Saturday, 1 April 2017

Celtic-Medieval Speed Folk... courtesy of PerKelt

PerKelt - Live at The Artrix, Bromsgrove, Saturday 11 March



It was somewhat startling to see the members of PerKelt, conspicuous in their flowing medieval cloaks and kilts, among the gathering audience sipping cappuccinos in the foyer of the Artrix Arts Centre. But any sense of alarm was quelled by the sight of them carefully applying face paint to one another's foreheads, before heading backstage in readiness to play. 

PerKelt describe their sound as Celtic-Medieval Speed Folk. This belies the lyricism of moments like 'The Willow Song', (a setting of Shakespeare's ballad from Othello) and John Dowland's ‘If My Complaints’. All three members of PerKelt – founding members Stepan Honc (guitar and vocals) and fellow Czech Paya Bastlova (vocals, recorders and harp) – are astonishingly good musicians. The most recent recruit, French drummer/percussionist David Maurette, adds to the vibrancy, warmth and good humour.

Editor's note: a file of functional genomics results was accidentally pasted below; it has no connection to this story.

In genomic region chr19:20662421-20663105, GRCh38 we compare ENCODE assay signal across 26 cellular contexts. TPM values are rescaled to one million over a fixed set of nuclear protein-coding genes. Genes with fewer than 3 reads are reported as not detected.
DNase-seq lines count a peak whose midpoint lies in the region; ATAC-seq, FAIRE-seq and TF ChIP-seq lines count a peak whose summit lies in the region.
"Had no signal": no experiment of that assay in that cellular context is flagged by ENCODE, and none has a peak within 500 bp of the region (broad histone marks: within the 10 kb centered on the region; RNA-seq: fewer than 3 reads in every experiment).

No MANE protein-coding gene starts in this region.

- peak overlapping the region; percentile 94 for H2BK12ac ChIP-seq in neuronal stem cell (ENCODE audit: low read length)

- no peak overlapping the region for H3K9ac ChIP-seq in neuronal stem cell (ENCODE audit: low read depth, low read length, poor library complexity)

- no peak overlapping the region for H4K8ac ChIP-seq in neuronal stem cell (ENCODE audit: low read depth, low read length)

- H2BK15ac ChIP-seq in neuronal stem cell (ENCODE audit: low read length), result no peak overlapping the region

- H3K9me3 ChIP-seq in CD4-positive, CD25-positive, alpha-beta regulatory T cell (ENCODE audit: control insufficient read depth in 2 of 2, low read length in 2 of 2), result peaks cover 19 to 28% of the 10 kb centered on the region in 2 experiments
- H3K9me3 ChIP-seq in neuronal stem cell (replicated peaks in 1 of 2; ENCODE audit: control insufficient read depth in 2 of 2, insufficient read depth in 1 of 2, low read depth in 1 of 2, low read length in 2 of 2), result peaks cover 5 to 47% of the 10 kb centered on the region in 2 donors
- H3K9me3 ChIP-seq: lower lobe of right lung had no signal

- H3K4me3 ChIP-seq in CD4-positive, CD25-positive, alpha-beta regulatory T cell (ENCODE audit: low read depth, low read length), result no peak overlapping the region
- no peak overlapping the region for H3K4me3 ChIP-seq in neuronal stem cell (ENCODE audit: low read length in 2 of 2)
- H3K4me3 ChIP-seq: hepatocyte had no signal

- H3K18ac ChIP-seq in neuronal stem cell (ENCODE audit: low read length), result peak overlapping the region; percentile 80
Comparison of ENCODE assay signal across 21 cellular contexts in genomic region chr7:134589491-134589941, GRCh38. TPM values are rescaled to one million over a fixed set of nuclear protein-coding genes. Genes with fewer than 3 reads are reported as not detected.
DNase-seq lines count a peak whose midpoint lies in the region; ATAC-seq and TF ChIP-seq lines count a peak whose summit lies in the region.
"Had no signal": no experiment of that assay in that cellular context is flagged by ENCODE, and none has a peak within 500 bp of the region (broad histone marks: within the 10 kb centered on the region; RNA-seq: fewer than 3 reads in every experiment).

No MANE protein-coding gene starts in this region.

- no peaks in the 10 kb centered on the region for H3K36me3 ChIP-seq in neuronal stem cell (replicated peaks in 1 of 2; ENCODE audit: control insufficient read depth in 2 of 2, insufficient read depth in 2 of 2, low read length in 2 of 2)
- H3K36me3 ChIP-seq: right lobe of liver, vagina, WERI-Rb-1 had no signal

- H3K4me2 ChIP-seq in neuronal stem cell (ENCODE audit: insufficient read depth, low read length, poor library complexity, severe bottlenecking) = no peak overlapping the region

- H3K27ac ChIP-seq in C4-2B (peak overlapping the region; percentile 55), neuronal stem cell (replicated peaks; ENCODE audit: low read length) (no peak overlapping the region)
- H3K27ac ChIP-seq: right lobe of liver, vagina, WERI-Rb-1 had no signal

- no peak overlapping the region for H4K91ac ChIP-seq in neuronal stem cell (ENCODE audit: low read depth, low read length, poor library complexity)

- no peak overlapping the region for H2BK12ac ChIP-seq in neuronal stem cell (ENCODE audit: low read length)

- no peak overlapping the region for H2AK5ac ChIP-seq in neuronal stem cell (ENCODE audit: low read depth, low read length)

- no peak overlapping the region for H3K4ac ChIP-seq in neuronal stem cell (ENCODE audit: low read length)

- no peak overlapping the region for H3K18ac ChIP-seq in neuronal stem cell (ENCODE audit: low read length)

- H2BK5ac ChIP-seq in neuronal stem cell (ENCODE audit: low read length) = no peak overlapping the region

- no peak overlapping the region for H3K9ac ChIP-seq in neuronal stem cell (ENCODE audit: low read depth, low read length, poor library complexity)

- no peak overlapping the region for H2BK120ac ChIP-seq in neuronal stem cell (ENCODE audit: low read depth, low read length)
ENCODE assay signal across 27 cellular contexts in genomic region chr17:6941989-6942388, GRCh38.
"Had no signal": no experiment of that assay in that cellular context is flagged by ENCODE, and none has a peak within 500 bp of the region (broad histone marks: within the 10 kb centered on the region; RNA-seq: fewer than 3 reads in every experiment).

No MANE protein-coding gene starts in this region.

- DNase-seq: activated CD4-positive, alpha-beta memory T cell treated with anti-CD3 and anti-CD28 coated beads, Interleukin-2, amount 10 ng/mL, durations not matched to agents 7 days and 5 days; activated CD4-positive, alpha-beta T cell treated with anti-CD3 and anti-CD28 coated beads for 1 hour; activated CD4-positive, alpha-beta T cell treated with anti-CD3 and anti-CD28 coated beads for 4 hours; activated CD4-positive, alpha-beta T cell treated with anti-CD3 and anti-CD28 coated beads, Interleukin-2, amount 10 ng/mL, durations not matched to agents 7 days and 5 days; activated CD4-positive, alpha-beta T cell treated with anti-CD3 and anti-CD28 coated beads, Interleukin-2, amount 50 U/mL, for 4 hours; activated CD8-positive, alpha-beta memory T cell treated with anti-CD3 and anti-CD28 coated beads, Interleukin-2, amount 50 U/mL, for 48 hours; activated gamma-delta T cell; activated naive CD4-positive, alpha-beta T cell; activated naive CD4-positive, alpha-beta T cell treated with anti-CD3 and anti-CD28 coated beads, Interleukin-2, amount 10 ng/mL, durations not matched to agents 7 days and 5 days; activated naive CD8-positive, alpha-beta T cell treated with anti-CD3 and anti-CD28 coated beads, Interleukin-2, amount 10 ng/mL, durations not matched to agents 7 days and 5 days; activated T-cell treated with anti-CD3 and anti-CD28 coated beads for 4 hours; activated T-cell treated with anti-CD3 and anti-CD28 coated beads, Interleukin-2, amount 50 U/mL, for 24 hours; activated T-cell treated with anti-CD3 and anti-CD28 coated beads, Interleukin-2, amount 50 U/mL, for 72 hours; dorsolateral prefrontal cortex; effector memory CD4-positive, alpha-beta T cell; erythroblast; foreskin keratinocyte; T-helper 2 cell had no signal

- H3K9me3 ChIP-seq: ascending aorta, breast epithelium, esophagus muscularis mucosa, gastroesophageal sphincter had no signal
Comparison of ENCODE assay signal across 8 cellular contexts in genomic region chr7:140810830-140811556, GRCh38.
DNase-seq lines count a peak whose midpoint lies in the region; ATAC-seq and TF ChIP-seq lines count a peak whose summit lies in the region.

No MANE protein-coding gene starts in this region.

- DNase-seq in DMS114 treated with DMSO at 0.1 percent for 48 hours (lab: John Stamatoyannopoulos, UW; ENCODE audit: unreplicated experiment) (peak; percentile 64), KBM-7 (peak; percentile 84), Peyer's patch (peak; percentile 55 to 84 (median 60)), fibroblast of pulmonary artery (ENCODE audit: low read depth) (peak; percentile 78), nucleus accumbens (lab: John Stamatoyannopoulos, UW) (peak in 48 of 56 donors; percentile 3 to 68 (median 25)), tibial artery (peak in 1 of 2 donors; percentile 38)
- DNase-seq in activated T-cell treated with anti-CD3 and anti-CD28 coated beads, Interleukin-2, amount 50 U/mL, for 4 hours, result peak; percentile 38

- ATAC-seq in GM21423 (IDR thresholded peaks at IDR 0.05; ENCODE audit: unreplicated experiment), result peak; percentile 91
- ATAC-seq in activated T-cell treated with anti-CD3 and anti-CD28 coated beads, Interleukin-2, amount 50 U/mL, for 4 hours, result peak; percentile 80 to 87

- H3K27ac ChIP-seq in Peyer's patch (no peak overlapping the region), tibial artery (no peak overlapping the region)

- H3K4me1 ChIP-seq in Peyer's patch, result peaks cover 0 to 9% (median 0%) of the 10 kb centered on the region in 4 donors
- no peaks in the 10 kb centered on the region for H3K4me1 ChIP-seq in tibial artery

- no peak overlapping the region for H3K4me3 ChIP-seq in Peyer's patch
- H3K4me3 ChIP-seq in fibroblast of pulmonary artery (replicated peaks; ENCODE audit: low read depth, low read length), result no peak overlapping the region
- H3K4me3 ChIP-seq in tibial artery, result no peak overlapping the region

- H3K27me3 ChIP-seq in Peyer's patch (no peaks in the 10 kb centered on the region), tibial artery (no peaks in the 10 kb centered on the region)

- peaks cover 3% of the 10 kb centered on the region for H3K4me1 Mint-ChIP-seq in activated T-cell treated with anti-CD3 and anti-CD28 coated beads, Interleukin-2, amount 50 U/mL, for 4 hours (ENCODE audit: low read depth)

Paya is able to alternate between sweet lamentation and a harder-edged singing voice and switched from singing to recorder without missing a beat or a breath. What's more, the challenging choice of material called for multilingual skills with ‘Ay Vist Lo Lop’ sung in the Occitan language of southern France and ‘Herr Mannelig’ in Swedish. Stepan was sensitive to the intimacy of the venue and chose to restrain his urge to rock out on speed folk, changing the set list to include a few more downbeat selections. There is, though, an irrepressible, almost grunge sensibility to PerKelt which means for every soft, delicate moment it won't be long before the guitar, drums and recorder joyfully let rip again. 




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Tony Gillam lives in Worcestershire and his fiction and non-fiction has appeared in national magazines and newspapers, academic journals, textbooks and blogs. His blog – passengersintime.blogspot.co.uk – purports to be about books, music ... and time travel. Tony is also a singer-songwriter, guitarist and dulcimer player with Worcestershire's most undiscovered indie-folk band Fracture Zone.